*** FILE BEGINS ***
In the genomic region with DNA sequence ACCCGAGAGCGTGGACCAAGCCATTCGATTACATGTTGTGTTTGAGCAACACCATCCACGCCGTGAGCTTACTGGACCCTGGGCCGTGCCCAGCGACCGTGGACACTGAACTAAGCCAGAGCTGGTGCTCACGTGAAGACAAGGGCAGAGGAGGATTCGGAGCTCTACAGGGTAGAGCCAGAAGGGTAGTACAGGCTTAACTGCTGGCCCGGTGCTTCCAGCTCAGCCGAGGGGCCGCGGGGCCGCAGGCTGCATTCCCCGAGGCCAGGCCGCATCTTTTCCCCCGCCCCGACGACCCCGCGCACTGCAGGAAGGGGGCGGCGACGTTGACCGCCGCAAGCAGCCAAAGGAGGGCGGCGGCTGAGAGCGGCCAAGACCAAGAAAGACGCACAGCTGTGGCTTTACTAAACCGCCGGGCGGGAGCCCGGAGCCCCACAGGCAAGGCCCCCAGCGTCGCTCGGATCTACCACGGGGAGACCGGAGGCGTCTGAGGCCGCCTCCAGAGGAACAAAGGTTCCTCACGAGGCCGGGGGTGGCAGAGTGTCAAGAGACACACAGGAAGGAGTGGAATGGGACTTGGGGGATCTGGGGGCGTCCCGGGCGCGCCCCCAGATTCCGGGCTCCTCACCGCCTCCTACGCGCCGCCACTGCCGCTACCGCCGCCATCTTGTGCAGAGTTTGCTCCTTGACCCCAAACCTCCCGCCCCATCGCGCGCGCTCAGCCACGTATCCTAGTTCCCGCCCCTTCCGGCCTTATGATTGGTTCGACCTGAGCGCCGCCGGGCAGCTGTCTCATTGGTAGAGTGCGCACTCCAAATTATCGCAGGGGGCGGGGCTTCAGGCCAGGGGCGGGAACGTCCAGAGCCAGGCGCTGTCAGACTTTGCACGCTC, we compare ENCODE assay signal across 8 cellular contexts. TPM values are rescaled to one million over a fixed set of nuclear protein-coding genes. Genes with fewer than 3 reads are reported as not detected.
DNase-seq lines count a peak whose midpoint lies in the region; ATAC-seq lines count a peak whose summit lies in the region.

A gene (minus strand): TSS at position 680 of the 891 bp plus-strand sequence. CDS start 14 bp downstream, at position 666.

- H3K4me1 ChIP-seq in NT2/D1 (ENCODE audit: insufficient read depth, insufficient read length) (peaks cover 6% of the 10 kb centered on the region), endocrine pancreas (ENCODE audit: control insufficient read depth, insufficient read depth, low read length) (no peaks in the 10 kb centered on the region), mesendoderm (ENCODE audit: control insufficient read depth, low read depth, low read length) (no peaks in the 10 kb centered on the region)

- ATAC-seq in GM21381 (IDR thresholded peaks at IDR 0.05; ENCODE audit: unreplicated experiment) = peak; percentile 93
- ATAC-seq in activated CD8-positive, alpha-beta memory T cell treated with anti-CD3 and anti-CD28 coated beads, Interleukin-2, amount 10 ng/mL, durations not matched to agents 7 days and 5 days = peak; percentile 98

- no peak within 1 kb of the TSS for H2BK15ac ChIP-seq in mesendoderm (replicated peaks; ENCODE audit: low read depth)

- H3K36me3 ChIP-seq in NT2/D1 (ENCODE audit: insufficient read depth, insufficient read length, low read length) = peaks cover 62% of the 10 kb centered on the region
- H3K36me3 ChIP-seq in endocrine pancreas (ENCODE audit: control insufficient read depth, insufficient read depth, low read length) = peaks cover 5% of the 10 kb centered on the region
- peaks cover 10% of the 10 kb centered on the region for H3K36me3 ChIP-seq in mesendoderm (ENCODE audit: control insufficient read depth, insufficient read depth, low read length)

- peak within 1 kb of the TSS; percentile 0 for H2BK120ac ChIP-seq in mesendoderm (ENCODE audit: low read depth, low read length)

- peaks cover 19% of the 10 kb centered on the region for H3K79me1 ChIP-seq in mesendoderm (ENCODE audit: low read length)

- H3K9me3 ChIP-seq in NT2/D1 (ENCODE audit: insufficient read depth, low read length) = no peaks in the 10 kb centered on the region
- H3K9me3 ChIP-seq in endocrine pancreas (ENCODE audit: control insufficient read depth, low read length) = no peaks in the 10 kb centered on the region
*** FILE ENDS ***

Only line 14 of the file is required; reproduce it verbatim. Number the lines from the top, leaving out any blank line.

- H3K9me3 ChIP-seq in endocrine pancreas (ENCODE audit: control insufficient read depth, low read length) = no peaks in the 10 kb centered on the region